Ailsa Chang is an award-winning journalist who covers criminal justice, terrorism and the courts for WNYC. She found her way into public radio after practicing law for five years, and can definitely say that walking the streets of New York City with a microphone is a lot more fun than being holed up in the office writing letters to opposing counsel.
Since joining WNYC in 2009, Chang has earned national recognition for her investigative reporting. In 2012, she was honored with the Alfred I. duPont-Columbia University Silver Baton, one of the highest awards in broadcast journalism, for her two-part investigative series on allegations of illegal searches and unlawful marijuana arrests by the New York City Police Department. The reports also earned an honor from Investigative Reporters and Editors.
Chang has investigated how Detroit's broken public defender system leaves the poor with lawyers who are often too underpaid and overworked to provide adequate defense. For that story, Chang won the 2010 Daniel Schorr Journalism Award, a National Headliner Award and an honor from Investigative Reporters and Editors.
In 2011, the New York State Associated Press Broadcasters Association named Chang as the winner of the Art Athens Award for General Excellence in Individual Reporting for radio. She has also appeared as a guest on PBS NewsHour and other television programs for her legal reporting.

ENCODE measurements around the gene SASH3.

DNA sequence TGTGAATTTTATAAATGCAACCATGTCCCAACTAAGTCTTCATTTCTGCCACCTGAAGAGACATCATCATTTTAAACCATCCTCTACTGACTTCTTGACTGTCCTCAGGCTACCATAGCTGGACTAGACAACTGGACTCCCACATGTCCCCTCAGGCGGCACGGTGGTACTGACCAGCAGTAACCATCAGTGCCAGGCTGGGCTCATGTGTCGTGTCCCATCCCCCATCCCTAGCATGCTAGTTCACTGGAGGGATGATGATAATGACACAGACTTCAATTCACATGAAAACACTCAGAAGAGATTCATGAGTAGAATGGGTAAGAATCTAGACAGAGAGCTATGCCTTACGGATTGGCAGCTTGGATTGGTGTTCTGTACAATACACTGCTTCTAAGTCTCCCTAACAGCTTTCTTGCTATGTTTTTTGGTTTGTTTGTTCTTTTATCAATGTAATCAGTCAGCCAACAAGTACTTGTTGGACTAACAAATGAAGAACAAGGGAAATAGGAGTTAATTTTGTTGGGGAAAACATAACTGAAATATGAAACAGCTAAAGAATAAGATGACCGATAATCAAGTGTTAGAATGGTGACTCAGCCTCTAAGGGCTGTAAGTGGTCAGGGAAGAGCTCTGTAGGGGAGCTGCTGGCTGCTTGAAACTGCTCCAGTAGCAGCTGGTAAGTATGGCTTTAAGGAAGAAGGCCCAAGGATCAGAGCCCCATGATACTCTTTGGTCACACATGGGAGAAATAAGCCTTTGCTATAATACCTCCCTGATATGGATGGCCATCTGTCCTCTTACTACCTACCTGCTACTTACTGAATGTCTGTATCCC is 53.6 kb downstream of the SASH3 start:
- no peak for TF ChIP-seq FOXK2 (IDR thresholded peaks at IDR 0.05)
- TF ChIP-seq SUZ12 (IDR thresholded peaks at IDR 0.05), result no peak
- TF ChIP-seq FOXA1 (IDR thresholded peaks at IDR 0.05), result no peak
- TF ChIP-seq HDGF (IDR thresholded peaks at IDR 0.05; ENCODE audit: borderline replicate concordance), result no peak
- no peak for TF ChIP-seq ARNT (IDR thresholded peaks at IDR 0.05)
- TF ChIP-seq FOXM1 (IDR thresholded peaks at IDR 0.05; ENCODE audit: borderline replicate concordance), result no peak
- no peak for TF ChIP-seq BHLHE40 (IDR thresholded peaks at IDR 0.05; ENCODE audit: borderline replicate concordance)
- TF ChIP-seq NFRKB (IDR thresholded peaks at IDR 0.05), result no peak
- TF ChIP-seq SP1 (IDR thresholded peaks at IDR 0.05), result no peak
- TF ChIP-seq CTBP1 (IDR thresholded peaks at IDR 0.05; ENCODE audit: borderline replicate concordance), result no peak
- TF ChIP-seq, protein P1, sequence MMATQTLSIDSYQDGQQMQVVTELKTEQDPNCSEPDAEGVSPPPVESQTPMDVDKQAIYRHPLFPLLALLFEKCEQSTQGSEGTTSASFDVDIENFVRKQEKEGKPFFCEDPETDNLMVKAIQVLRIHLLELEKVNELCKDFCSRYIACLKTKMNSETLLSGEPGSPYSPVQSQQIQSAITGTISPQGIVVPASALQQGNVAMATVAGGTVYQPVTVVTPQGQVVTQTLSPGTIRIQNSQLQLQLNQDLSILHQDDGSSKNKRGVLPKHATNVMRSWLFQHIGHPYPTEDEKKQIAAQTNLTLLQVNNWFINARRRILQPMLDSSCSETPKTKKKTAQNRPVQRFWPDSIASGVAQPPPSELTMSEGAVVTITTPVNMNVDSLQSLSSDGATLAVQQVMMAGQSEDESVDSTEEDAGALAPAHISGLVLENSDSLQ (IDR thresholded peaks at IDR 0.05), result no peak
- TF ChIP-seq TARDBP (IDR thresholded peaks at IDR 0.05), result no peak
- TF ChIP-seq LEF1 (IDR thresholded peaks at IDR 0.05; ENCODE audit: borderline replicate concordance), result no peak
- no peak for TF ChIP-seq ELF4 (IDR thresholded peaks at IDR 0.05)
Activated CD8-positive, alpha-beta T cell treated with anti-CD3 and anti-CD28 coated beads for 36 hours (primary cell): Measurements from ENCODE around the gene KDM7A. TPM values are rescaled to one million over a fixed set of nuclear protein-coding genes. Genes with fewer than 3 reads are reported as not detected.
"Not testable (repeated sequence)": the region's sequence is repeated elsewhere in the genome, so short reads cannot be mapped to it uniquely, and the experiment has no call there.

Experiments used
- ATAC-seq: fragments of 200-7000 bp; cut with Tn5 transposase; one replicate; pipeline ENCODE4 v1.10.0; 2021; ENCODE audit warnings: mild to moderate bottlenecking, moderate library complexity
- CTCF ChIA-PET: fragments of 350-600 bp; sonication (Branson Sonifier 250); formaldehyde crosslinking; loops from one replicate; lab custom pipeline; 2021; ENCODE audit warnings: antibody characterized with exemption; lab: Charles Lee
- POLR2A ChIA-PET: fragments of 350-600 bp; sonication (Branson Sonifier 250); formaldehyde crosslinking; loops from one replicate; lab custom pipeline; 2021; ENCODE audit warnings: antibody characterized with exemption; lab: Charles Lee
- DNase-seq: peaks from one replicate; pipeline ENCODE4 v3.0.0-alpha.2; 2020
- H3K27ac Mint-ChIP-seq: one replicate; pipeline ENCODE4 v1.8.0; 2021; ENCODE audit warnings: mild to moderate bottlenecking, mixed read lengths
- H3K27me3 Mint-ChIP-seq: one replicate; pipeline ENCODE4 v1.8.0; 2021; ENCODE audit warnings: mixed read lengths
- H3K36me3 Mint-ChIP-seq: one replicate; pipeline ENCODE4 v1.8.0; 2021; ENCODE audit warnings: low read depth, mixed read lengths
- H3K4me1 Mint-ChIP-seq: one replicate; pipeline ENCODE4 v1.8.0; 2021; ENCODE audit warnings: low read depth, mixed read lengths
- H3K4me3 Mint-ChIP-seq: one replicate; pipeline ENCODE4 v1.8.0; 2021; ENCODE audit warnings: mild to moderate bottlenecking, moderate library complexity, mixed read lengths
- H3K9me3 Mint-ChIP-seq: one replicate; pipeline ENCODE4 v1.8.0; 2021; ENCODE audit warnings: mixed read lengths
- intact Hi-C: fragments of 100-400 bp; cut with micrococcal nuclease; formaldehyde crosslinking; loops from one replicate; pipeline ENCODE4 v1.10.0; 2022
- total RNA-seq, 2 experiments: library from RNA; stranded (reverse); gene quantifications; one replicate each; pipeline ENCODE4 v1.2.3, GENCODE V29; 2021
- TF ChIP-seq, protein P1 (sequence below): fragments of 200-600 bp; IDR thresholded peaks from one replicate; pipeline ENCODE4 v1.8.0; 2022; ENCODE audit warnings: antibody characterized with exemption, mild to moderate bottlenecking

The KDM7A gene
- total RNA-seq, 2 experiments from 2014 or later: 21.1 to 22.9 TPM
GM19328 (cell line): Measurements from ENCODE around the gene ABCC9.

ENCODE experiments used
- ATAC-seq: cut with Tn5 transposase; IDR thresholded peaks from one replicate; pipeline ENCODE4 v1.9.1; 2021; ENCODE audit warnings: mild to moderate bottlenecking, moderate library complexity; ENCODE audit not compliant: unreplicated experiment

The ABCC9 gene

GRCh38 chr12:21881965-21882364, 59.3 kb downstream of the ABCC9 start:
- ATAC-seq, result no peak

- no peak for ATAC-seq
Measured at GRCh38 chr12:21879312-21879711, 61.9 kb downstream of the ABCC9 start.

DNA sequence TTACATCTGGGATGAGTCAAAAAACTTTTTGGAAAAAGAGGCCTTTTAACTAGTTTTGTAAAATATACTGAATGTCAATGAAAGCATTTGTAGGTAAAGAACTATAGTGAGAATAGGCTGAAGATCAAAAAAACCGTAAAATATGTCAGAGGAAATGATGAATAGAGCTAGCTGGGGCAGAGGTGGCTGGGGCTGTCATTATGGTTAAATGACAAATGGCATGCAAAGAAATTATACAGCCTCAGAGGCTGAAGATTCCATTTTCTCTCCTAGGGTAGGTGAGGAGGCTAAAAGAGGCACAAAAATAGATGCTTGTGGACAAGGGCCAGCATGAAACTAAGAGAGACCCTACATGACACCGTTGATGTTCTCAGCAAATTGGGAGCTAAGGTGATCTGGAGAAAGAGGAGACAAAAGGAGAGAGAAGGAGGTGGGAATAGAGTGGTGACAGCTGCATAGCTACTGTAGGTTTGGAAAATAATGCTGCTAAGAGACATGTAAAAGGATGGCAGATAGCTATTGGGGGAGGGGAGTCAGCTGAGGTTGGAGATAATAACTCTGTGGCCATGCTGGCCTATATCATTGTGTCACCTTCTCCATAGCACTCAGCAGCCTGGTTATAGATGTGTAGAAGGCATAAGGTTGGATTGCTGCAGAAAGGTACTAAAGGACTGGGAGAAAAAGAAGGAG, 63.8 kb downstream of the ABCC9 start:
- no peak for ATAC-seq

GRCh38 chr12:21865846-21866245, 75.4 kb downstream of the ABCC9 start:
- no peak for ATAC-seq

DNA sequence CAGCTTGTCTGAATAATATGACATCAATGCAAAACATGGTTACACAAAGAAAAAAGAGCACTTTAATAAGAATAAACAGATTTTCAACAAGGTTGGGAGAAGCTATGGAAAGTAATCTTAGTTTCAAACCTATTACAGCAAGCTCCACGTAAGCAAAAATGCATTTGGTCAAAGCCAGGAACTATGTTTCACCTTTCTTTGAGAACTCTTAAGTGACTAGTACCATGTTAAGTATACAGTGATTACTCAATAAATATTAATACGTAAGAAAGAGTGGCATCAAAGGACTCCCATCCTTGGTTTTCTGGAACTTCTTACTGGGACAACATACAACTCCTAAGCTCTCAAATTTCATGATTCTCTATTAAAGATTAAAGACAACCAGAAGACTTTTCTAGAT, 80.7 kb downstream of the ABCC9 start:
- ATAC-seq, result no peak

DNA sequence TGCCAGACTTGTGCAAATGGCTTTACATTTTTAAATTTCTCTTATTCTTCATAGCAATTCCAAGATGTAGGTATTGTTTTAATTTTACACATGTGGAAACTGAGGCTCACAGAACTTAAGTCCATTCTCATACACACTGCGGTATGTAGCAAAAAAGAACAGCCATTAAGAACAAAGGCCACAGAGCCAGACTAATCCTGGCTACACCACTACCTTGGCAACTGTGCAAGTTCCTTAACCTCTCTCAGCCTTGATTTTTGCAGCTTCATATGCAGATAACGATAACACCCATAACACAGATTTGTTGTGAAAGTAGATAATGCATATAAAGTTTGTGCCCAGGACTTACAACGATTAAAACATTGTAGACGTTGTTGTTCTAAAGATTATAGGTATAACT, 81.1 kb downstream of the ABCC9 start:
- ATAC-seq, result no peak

Chang received her bachelor's degree in public policy from Stanford University, her law degree from Stanford Law School, a Masters degree in journalism from Columbia University and a Masters degree in media law from Oxford University where she was a U.S. Fulbright Scholar.
She was also a law clerk to Judge John T. Noonan, Jr. on the United States Court of Appeals for the Ninth Circuit.
Before her arrival at WNYC, Chang was a Kroc Fellow for National Public Radio in Washington, D.C. and a reporter for KQED public radio in San Francisco. She grew up in the San Francisco Bay Area.
The Senate voted Wednesday to override President Obama's veto of a bill that allows the victims of Sept. 11 to sue Saudi Arabia for any role it may have played in the terror attacks. This is the first time Congress has successfully acted to overrule the president's veto.
Congress returns Tuesday after a seven week recess and will face an end of September deadline to fund the government and prevent a shutdown. Lawmakers will also have to decide how to fund efforts to combat the spread of Zika. And all of this must be done in an election year where some Congress members face tough re-election battles of their own.
House Speaker Paul Ryan says Hillary Clinton appears to have received preferential treatment in the investigation into her use of a private email server when she was secretary of state. FBI Director James Comey recommended Tuesday that no charges be brought against Clinton.
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